Parque dos Aguas, the town plaza, is just east of Mex. 307 behind the Ayuntamiento (City Hall) building, bordered by calles Osiris Sur and Alfa Sur. Shaded by coconut palms, it has a gazebo and is a community gathering place where kids play basketball and vendors set up shop on the adjacent sidewalks. The neighborhoods are a mix of cement block houses, traditional Mayan huts and dwellings with thatched roofs and walls made of sticks.
Early evening is a pleasant time for a stroll. Restaurants along Mex. 307 are casual; several have open-air seating in a garden setting, and some feature live music and dancing on certain nights. You're likely to hear the seductive sound of reggae wafting out of doorways and from behind courtyard walls.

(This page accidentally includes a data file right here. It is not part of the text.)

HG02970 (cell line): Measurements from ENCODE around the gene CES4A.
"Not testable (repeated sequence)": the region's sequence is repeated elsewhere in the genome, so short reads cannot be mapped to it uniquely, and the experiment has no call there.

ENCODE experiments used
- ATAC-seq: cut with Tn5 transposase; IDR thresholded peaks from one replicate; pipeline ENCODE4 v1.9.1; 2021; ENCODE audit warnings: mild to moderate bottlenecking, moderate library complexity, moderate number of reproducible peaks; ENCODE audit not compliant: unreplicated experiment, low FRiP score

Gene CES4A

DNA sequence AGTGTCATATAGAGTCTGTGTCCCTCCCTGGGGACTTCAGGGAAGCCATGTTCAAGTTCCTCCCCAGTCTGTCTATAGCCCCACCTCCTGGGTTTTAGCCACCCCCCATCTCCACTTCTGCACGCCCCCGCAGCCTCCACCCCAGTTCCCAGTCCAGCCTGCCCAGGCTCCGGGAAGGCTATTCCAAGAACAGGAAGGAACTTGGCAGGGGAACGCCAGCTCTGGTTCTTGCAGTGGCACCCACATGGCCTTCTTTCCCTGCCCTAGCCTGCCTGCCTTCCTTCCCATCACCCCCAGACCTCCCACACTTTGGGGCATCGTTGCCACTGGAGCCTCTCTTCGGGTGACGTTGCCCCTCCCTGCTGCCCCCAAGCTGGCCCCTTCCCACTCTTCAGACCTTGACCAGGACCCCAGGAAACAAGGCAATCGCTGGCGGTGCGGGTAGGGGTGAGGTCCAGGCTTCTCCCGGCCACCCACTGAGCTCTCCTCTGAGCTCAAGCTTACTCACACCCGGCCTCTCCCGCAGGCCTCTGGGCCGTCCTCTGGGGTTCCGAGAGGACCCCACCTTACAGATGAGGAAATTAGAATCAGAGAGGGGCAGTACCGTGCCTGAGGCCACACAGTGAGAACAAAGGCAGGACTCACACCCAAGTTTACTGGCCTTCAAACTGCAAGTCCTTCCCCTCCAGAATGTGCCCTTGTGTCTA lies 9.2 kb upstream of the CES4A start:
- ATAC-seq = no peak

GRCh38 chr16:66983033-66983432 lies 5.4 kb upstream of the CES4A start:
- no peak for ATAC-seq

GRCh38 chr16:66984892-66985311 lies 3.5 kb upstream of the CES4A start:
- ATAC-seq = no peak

Sidewalk taco vendors fill the air with the tantalizing aroma of grilling chicken and pork. In fact Tulum has a reputation for outstanding tacos, and a good place to sample them is Antojitos La Chiapaneca, on the west side of Mex. 307 near Calle Acuario. The specialty at this taqueria is tacos al pastor, rotisserie pork shaved off a slowly revolving spit onto corn tortillas and served with lime wedges. The salsa bar offers some fiery choices.
Seafood lovers should check out El Camello (The Camel), on Mex. 307 at the south end of town (on the east side of the highway at Avenida Kukulkan). This thatch-roofed, very casual joint has umbrella-shaded tables and simple plastic chairs out front. It serves up fresh fish and shrimp ceviches, octopus tacos and ice-cold cervezas. Try the shark dip, a spicy concoction of shark meat and salsa.
To reach the beaches, take the Cobá/Boca Paila road east off Mex. 307 (the intersection with a traffic signal at the northern end of town, signed “Playas/Punta Allen”). It runs through open scrub for about 3 kilometers (2 miles) before reaching the coast, where it forks north (toward the Tulum Ruins, with access to beaches along the way) and south to the hotel zone.